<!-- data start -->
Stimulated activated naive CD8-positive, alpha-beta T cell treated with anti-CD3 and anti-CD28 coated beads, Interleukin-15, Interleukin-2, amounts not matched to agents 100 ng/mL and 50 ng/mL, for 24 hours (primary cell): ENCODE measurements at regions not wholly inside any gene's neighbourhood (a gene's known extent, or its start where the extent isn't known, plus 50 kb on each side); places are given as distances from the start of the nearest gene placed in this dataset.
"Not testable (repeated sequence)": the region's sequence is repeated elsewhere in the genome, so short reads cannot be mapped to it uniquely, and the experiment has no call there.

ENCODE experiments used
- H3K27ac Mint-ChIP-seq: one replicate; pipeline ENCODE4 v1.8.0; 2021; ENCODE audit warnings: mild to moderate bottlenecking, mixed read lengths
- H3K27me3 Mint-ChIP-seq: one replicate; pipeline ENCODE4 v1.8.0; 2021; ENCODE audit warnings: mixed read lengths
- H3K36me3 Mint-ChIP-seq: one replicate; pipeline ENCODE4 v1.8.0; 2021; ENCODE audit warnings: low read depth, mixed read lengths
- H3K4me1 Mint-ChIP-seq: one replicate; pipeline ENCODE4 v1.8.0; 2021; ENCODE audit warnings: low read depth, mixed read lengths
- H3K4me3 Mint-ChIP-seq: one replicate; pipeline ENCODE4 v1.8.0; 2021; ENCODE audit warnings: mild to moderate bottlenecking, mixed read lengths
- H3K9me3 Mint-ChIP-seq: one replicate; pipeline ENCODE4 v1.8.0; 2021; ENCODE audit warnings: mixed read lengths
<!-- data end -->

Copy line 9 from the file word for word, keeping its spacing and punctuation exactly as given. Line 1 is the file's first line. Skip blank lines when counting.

- H3K9me3 Mint-ChIP-seq: one replicate; pipeline ENCODE4 v1.8.0; 2021; ENCODE audit warnings: mixed read lengths